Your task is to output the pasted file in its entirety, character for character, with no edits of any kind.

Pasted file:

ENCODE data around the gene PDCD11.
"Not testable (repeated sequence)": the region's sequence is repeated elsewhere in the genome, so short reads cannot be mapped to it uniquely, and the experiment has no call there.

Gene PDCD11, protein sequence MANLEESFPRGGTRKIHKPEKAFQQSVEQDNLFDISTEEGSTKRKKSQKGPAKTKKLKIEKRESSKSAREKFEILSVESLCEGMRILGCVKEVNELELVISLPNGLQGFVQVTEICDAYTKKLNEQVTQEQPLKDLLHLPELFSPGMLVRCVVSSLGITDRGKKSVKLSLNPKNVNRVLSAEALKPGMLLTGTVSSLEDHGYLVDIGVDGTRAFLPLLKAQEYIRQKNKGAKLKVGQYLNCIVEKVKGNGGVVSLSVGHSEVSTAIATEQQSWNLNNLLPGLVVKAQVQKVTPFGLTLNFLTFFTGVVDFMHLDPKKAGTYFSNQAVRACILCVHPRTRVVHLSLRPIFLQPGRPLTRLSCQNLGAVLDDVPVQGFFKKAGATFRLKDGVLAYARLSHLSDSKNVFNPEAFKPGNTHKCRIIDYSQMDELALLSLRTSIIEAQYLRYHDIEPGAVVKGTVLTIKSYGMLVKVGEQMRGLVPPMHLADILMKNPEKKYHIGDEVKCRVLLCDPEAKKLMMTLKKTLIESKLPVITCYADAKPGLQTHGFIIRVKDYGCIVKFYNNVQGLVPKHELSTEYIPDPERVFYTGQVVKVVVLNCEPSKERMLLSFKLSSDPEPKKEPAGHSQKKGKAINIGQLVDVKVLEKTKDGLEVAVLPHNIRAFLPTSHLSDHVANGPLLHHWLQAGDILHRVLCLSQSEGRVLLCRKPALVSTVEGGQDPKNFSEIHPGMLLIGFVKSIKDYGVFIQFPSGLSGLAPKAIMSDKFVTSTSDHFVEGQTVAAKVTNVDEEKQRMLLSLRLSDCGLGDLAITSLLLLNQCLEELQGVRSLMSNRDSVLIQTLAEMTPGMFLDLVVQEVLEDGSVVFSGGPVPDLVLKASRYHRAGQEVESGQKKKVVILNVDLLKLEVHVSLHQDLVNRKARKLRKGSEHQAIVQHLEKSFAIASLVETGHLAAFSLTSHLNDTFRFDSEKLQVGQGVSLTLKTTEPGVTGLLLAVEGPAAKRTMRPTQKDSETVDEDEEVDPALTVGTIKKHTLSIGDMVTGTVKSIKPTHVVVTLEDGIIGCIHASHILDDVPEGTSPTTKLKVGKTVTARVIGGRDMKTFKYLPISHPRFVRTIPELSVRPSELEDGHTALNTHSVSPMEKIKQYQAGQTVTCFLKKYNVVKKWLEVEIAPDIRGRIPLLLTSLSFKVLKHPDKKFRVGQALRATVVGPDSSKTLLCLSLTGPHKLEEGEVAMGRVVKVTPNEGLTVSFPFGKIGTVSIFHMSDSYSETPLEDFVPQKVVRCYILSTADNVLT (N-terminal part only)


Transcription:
ENCODE data around the gene PDCD11.
"Not testable (repeated sequence)": the region's sequence is repeated elsewhere in the genome, so short reads cannot be mapped to it uniquely, and the experiment has no call there.

Gene PDCD11, protein sequence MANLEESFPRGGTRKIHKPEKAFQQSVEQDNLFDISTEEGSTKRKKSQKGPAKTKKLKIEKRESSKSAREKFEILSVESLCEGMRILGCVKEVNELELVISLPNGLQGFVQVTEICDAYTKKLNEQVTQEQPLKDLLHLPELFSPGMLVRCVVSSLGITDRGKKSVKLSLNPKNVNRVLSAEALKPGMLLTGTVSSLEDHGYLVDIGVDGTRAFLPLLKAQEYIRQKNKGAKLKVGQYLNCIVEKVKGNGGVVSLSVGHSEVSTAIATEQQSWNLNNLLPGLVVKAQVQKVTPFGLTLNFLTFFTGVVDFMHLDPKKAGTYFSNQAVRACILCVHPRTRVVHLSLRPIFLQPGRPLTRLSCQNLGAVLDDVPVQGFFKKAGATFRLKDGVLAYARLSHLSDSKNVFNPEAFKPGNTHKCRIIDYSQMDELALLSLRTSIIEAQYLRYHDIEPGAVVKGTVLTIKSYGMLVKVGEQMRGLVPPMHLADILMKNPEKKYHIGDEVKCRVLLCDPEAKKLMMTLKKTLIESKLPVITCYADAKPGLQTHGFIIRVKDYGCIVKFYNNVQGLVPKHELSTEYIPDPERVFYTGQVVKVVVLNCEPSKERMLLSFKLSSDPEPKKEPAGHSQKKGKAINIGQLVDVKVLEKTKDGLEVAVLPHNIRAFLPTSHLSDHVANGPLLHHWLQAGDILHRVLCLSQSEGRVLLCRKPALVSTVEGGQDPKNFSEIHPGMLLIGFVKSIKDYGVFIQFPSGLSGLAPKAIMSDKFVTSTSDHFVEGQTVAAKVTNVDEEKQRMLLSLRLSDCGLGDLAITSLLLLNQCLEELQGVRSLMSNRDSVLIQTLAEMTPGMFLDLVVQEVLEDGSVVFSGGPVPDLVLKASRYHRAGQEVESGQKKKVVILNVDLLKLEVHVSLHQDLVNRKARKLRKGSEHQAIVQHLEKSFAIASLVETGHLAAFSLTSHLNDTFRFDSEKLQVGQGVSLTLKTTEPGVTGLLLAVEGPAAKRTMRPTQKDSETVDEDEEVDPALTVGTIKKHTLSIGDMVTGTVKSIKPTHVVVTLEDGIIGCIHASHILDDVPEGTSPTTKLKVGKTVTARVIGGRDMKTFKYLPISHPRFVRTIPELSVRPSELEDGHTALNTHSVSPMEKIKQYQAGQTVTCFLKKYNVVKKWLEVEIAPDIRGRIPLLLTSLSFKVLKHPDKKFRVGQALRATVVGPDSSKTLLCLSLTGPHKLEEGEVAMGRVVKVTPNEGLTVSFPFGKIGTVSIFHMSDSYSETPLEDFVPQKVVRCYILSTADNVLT (N-terminal part only)